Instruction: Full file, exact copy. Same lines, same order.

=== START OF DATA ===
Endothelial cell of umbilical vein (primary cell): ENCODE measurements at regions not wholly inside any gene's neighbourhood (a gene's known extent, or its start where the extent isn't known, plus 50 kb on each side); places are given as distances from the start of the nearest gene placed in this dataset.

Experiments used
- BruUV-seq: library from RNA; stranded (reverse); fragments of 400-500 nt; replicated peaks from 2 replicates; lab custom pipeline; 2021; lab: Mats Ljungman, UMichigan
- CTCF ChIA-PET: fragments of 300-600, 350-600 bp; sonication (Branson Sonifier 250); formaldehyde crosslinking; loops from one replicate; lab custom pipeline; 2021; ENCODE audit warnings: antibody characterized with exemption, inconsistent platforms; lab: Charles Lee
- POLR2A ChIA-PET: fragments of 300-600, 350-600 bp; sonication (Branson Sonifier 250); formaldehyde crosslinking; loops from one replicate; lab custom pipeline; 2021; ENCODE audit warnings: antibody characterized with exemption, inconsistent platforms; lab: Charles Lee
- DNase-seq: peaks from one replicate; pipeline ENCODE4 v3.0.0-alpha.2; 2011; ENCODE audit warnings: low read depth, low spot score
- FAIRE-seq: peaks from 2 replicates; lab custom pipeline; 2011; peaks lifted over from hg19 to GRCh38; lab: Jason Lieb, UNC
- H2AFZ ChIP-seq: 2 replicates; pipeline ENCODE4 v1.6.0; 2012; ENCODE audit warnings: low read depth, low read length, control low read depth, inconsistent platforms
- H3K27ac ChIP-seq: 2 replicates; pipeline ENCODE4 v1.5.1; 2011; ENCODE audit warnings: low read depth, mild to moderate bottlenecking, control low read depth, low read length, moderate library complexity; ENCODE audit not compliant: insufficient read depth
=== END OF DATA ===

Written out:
Endothelial cell of umbilical vein (primary cell): ENCODE measurements at regions not wholly inside any gene's neighbourhood (a gene's known extent, or its start where the extent isn't known, plus 50 kb on each side); places are given as distances from the start of the nearest gene placed in this dataset.

Experiments used
- BruUV-seq: library from RNA; stranded (reverse); fragments of 400-500 nt; replicated peaks from 2 replicates; lab custom pipeline; 2021; lab: Mats Ljungman, UMichigan
- CTCF ChIA-PET: fragments of 300-600, 350-600 bp; sonication (Branson Sonifier 250); formaldehyde crosslinking; loops from one replicate; lab custom pipeline; 2021; ENCODE audit warnings: antibody characterized with exemption, inconsistent platforms; lab: Charles Lee
- POLR2A ChIA-PET: fragments of 300-600, 350-600 bp; sonication (Branson Sonifier 250); formaldehyde crosslinking; loops from one replicate; lab custom pipeline; 2021; ENCODE audit warnings: antibody characterized with exemption, inconsistent platforms; lab: Charles Lee
- DNase-seq: peaks from one replicate; pipeline ENCODE4 v3.0.0-alpha.2; 2011; ENCODE audit warnings: low read depth, low spot score
- FAIRE-seq: peaks from 2 replicates; lab custom pipeline; 2011; peaks lifted over from hg19 to GRCh38; lab: Jason Lieb, UNC
- H2AFZ ChIP-seq: 2 replicates; pipeline ENCODE4 v1.6.0; 2012; ENCODE audit warnings: low read depth, low read length, control low read depth, inconsistent platforms
- H3K27ac ChIP-seq: 2 replicates; pipeline ENCODE4 v1.5.1; 2011; ENCODE audit warnings: low read depth, mild to moderate bottlenecking, control low read depth, low read length, moderate library complexity; ENCODE audit not compliant: insufficient read depth